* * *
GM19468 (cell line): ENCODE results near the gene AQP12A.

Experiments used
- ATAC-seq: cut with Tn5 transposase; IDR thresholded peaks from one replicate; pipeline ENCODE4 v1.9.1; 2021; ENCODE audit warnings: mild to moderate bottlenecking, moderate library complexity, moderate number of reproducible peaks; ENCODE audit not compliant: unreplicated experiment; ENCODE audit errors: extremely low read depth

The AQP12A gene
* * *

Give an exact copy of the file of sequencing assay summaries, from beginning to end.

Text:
GM19468 (cell line): ENCODE results near the gene AQP12A.

Experiments used
- ATAC-seq: cut with Tn5 transposase; IDR thresholded peaks from one replicate; pipeline ENCODE4 v1.9.1; 2021; ENCODE audit warnings: mild to moderate bottlenecking, moderate library complexity, moderate number of reproducible peaks; ENCODE audit not compliant: unreplicated experiment; ENCODE audit errors: extremely low read depth

The AQP12A gene